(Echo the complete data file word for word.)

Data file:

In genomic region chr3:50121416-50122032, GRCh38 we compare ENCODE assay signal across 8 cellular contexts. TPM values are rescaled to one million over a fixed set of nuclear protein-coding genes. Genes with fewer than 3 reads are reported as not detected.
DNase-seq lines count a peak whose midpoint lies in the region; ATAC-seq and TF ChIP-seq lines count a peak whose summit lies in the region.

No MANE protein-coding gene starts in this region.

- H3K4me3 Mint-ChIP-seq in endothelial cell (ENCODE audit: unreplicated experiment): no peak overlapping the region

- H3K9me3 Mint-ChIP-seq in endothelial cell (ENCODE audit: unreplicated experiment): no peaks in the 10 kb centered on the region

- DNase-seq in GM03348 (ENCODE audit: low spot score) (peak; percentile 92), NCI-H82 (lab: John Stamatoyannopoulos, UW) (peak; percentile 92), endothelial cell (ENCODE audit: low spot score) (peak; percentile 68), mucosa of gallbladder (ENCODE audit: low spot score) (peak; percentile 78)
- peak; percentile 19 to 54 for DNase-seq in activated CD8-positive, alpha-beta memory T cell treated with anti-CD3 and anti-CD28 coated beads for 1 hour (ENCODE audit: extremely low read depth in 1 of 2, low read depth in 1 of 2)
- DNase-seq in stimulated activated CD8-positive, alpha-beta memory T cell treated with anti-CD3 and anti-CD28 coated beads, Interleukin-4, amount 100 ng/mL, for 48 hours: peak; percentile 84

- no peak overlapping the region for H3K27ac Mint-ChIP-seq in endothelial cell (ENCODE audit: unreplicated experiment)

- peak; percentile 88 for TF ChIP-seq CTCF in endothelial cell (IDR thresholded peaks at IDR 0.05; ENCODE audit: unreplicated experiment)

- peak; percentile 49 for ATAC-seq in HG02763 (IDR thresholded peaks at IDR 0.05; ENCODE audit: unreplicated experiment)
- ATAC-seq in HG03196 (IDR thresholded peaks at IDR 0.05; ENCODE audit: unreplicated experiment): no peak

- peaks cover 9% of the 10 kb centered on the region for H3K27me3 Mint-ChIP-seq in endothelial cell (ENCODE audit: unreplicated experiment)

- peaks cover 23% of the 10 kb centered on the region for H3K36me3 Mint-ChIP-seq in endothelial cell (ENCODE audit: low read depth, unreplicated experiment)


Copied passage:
In genomic region chr3:50121416-50122032, GRCh38 we compare ENCODE assay signal across 8 cellular contexts. TPM values are rescaled to one million over a fixed set of nuclear protein-coding genes. Genes with fewer than 3 reads are reported as not detected.
DNase-seq lines count a peak whose midpoint lies in the region; ATAC-seq and TF ChIP-seq lines count a peak whose summit lies in the region.

No MANE protein-coding gene starts in this region.

- H3K4me3 Mint-ChIP-seq in endothelial cell (ENCODE audit: unreplicated experiment): no peak overlapping the region

- H3K9me3 Mint-ChIP-seq in endothelial cell (ENCODE audit: unreplicated experiment): no peaks in the 10 kb centered on the region

- DNase-seq in GM03348 (ENCODE audit: low spot score) (peak; percentile 92), NCI-H82 (lab: John Stamatoyannopoulos, UW) (peak; percentile 92), endothelial cell (ENCODE audit: low spot score) (peak; percentile 68), mucosa of gallbladder (ENCODE audit: low spot score) (peak; percentile 78)
- peak; percentile 19 to 54 for DNase-seq in activated CD8-positive, alpha-beta memory T cell treated with anti-CD3 and anti-CD28 coated beads for 1 hour (ENCODE audit: extremely low read depth in 1 of 2, low read depth in 1 of 2)
- DNase-seq in stimulated activated CD8-positive, alpha-beta memory T cell treated with anti-CD3 and anti-CD28 coated beads, Interleukin-4, amount 100 ng/mL, for 48 hours: peak; percentile 84

- no peak overlapping the region for H3K27ac Mint-ChIP-seq in endothelial cell (ENCODE audit: unreplicated experiment)

- peak; percentile 88 for TF ChIP-seq CTCF in endothelial cell (IDR thresholded peaks at IDR 0.05; ENCODE audit: unreplicated experiment)

- peak; percentile 49 for ATAC-seq in HG02763 (IDR thresholded peaks at IDR 0.05; ENCODE audit: unreplicated experiment)
- ATAC-seq in HG03196 (IDR thresholded peaks at IDR 0.05; ENCODE audit: unreplicated experiment): no peak

- peaks cover 9% of the 10 kb centered on the region for H3K27me3 Mint-ChIP-seq in endothelial cell (ENCODE audit: unreplicated experiment)

- peaks cover 23% of the 10 kb centered on the region for H3K36me3 Mint-ChIP-seq in endothelial cell (ENCODE audit: low read depth, unreplicated experiment)